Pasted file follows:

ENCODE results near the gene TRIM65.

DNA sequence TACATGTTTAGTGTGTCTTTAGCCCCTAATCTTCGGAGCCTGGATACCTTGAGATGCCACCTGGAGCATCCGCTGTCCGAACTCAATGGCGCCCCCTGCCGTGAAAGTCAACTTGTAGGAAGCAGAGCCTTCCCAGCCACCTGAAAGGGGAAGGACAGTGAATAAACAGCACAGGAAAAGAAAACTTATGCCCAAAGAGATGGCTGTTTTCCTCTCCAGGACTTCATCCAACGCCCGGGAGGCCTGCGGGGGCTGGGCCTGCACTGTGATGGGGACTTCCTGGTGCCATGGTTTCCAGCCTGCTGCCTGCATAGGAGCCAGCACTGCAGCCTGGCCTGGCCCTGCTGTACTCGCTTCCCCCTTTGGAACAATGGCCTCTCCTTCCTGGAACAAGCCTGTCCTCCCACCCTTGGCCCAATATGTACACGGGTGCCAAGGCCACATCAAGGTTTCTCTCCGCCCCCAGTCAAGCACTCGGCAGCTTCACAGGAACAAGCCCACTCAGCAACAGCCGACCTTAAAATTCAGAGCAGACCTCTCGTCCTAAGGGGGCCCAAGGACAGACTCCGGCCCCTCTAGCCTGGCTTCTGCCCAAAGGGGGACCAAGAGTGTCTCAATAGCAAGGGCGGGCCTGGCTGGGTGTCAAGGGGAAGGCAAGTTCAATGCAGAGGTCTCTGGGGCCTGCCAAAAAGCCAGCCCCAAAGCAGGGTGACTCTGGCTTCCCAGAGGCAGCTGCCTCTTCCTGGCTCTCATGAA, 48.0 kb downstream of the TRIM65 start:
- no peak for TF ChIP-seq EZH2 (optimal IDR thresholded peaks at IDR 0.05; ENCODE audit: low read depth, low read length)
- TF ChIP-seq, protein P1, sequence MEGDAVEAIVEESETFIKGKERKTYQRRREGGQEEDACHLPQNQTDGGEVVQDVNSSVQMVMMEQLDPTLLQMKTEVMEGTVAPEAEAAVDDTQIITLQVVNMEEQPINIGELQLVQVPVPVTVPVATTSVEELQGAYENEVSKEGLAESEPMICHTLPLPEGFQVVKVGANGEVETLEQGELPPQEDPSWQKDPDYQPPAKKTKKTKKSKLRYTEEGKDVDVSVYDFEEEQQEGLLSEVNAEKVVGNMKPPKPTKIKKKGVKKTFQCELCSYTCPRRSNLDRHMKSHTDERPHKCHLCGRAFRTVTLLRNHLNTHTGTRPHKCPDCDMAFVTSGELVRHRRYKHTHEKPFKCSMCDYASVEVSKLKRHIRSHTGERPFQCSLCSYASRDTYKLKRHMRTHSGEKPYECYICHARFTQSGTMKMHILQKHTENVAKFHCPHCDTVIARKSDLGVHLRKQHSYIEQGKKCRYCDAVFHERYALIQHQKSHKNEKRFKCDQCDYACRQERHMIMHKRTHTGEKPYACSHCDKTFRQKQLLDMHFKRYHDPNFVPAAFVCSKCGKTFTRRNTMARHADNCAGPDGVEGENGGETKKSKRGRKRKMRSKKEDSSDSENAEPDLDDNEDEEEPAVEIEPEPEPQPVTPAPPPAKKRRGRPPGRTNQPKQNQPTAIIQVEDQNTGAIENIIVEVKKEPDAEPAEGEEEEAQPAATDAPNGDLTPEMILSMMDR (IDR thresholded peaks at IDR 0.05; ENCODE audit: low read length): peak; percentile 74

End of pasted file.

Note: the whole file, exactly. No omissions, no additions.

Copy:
ENCODE results near the gene TRIM65.

DNA sequence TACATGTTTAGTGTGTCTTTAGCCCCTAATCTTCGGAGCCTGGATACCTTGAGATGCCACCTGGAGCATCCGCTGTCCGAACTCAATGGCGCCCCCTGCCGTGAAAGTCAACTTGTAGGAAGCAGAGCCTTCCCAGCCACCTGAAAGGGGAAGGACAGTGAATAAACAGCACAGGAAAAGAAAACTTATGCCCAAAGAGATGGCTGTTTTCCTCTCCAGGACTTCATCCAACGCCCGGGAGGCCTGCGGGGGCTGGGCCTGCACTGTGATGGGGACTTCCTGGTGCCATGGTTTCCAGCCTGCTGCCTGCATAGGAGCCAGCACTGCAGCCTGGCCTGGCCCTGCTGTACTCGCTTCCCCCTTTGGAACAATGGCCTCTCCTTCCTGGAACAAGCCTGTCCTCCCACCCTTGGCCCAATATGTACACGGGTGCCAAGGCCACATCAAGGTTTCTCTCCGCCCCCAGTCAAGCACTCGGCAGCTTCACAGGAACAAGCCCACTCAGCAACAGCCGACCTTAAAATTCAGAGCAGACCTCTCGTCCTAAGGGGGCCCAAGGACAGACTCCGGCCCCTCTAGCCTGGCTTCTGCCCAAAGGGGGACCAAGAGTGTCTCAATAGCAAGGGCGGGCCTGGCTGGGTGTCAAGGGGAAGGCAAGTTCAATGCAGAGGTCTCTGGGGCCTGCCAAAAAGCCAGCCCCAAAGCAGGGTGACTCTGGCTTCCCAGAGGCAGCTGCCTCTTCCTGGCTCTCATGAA, 48.0 kb downstream of the TRIM65 start:
- no peak for TF ChIP-seq EZH2 (optimal IDR thresholded peaks at IDR 0.05; ENCODE audit: low read depth, low read length)
- TF ChIP-seq, protein P1, sequence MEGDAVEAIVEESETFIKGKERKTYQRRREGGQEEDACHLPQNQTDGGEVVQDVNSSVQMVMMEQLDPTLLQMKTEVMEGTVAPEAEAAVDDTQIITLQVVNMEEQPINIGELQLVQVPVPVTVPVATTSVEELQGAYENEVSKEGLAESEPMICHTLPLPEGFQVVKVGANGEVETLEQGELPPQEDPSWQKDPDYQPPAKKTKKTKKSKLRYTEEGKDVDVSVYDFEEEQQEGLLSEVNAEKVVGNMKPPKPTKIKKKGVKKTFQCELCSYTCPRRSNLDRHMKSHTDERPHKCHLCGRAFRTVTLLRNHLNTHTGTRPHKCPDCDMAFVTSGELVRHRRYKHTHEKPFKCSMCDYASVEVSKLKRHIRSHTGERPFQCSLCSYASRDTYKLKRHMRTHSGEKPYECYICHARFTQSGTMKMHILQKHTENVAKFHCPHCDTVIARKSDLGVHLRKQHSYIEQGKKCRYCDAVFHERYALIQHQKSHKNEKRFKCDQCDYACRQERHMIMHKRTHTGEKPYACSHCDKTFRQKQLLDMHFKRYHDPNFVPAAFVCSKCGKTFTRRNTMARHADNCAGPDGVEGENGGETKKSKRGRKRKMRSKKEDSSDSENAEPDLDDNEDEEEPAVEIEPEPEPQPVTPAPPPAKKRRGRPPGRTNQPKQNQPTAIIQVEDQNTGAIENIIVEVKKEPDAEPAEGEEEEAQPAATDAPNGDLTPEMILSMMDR (IDR thresholded peaks at IDR 0.05; ENCODE audit: low read length): peak; percentile 74